WASHINGTON (Reuters) - Airline passengers can no longer be removed from flights under legislation that passed the Senate on Wednesday, while the government will write new rules to allow commercial drones to deliver packages and get new authority to shoot down dangerous ones.
The U.S. Senate on a 93 to 6 vote Wednesday approved a 1,200-page bill overseeing the Federal Aviation Administration (FAA) that includes some significant new airline passenger protections. For instance, the FAA must set minimum dimensions for passenger seats, including legroom and width “necessary for the safety of passengers.”
Officials said President Donald Trump plans to sign the bill within days.
But the airline industry scored a significant win after Congress dropped plans to mandate “reasonable and proportional” baggage and change fees.
The bill also requires airlines to refund passengers for services they paid for but did not receive. It will enshrine in law a prohibition on passengers making mobile phone calls while in flight or using e-cigarettes.
It also requires airlines to allow passengers to check strollers for small children and gives the FAA authority to require airlines to allow pregnant passengers to board earlier.
Senate Commerce Committee chairman John Thune said the bill creates “new protections and enhancements for the flying public” and will provide stability for aviation policy for five years.
The bill requires the FAA to set rules authorizing commercial drone deliveries and gives the Departments of Justice and Homeland Security new authority to disable or destroy drones if they pose a threat to government facilities. The Trump administration had said it did not have legal authority to address such threats.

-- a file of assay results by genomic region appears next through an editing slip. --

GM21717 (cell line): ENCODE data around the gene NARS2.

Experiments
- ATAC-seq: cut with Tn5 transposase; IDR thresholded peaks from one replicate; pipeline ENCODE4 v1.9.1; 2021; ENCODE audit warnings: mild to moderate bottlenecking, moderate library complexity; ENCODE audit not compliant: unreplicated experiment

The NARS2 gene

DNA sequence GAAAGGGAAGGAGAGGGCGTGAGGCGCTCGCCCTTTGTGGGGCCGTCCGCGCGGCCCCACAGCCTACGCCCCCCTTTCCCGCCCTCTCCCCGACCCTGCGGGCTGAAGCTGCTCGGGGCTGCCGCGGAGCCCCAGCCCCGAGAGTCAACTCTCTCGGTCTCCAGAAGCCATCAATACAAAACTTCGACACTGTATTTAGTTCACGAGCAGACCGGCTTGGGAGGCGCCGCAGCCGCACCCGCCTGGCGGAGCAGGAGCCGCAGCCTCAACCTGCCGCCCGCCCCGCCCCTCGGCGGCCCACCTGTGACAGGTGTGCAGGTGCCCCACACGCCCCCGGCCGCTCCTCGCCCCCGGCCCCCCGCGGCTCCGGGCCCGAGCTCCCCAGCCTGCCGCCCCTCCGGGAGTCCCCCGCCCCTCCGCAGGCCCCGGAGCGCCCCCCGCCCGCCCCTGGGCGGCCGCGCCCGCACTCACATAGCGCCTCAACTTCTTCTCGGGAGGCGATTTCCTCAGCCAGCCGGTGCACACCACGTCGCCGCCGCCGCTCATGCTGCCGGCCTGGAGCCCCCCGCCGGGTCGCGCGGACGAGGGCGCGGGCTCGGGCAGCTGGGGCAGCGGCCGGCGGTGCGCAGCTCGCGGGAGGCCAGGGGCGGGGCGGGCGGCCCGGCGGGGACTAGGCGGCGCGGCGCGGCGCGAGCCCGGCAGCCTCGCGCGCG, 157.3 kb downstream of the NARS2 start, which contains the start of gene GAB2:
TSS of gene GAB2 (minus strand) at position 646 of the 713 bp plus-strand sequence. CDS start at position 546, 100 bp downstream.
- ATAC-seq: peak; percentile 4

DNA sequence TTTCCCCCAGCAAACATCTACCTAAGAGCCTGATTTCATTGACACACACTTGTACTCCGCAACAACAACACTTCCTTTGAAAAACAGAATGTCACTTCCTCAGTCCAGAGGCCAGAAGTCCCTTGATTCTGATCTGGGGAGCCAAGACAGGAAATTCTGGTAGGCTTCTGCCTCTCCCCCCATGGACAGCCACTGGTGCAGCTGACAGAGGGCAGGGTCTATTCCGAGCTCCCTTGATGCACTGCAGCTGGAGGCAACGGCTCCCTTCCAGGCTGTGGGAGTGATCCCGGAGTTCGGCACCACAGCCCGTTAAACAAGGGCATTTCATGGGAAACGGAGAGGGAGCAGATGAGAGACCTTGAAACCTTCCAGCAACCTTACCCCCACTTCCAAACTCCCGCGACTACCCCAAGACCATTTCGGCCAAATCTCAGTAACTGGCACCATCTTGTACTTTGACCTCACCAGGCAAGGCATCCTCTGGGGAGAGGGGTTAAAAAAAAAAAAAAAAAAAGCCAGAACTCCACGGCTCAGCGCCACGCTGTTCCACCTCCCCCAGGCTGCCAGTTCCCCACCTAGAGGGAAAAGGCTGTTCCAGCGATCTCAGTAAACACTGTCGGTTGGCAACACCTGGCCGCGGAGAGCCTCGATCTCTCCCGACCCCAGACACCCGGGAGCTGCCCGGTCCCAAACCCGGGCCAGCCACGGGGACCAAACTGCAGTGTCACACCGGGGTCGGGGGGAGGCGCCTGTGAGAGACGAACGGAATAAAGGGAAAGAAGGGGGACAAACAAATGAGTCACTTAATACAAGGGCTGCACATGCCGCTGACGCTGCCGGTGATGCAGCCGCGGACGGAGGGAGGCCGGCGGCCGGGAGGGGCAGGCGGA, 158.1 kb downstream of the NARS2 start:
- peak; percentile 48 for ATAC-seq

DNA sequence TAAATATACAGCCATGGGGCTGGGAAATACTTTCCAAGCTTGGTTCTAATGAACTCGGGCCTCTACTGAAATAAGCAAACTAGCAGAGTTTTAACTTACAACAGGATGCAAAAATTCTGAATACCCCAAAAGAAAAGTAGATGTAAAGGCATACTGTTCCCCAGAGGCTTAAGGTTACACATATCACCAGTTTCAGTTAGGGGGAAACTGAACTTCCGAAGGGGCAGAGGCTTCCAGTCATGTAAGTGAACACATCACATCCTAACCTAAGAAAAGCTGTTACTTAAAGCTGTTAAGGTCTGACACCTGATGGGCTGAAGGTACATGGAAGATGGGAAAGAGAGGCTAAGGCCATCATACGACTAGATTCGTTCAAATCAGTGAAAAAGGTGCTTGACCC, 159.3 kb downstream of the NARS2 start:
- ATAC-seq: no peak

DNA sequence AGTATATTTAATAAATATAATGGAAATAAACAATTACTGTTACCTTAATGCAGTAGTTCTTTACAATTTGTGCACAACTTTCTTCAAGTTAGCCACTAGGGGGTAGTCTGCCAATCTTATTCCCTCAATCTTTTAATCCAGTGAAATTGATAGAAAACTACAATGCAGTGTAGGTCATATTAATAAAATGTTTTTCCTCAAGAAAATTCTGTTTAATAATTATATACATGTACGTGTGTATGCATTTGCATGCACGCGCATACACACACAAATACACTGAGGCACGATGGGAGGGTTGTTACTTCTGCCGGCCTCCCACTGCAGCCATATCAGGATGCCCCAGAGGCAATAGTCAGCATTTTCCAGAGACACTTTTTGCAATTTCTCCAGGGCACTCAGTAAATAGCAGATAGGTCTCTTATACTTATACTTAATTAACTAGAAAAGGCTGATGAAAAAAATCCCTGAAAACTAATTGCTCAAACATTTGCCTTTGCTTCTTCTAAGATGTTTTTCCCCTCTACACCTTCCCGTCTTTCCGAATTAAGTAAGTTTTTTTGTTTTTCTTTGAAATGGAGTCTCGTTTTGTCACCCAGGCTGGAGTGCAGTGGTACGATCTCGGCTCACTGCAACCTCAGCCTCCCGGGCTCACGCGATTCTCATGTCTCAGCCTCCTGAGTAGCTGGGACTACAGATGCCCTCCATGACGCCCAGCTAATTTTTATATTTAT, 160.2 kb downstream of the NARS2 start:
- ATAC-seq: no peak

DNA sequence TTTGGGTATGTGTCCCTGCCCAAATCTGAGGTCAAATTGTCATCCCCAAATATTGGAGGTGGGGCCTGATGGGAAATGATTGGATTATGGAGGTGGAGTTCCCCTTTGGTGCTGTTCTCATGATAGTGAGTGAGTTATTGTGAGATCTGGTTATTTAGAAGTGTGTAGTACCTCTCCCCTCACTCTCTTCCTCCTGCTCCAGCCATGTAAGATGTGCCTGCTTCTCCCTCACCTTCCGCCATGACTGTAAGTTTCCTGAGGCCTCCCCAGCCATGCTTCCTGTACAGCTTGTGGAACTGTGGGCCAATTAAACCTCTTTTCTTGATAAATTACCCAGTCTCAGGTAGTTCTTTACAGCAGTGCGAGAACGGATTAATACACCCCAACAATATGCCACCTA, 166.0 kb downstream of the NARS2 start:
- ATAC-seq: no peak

Homeland Security Secretary Kirstjen Nielsen told Congress in May that U.S. enemies are exploring drones “to put our country in danger. ISIS has used armed drones to strike targets in Syria, and we are increasingly concerned that they will try the same tactic on our soil.”
The bill extends funding for airport improvements for five years and requires the Transportation Security Administration (TSA) to post real-time information online about wait times at airport security checkpoints.
The bill prohibits airlines from removing passengers from flights involuntarily after they clear the boarding gate. Such an incident was captured in 2017 on a video that went viral, showing a passenger being dragged from a United Airlines flight after he refused to give up his seat. United apologized and promised to no longer remove seated passengers.
The bill did not include rules adopted by a Senate panel to limit fees airlines could charge passengers for baggage or to change or cancel a flight. Airlines had lobbied against that provision.
Many major airlines have recently hiked fees by $5 a bag. U.S. airline revenue from baggage and reservation change fees increased from $5.7 billion in 2010 to nearly $7.5 billion in 2017. Other fees are not reported to regulators.
The legislation makes it unlawful to place a live animal in an overhead storage compartment, prompted by outrage over the death a dog in March in an overhead compartment of a United flight.
The bill authorizes a return of “supersonic” transport with reduced sonic booms. It also provides for an additional $1.68 billion in immediate funding for disaster relief in the wake of Hurricane Florence.
It directs the FAA to establish an Office of Spaceports to promote infrastructure improvements and other steps for future space travel.
Reporting by David Shepardson; Editing by Chizu Nomiyama and David Gregorio